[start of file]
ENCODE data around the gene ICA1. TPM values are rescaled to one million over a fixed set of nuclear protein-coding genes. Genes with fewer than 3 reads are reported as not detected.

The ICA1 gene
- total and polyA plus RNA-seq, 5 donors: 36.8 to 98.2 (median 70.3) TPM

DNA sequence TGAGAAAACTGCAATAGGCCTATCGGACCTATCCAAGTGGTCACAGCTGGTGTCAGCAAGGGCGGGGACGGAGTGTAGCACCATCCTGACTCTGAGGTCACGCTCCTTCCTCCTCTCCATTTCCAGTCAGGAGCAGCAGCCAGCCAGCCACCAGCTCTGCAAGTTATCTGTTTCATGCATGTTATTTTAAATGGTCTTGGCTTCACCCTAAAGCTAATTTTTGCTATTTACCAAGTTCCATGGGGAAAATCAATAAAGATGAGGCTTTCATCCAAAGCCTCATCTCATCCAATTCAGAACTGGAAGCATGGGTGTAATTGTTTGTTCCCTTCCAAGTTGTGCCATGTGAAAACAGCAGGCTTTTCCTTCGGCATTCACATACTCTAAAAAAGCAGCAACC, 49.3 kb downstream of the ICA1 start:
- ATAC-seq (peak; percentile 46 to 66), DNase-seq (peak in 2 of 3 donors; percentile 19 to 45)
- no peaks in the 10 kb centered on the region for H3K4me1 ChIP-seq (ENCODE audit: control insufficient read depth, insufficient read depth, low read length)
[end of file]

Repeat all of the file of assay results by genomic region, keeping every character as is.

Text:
ENCODE data around the gene ICA1. TPM values are rescaled to one million over a fixed set of nuclear protein-coding genes. Genes with fewer than 3 reads are reported as not detected.

The ICA1 gene
- total and polyA plus RNA-seq, 5 donors: 36.8 to 98.2 (median 70.3) TPM

DNA sequence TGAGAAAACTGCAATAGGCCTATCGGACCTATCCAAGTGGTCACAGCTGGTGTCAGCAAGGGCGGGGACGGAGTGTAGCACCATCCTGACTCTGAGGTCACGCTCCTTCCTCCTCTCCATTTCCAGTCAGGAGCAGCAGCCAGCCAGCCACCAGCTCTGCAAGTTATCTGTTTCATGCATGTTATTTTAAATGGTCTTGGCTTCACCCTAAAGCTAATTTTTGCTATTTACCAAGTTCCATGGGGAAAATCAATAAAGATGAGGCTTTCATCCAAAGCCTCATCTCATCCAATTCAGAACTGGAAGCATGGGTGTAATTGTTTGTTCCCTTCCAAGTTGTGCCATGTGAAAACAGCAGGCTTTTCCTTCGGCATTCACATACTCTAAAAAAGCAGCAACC, 49.3 kb downstream of the ICA1 start:
- ATAC-seq (peak; percentile 46 to 66), DNase-seq (peak in 2 of 3 donors; percentile 19 to 45)
- no peaks in the 10 kb centered on the region for H3K4me1 ChIP-seq (ENCODE audit: control insufficient read depth, insufficient read depth, low read length)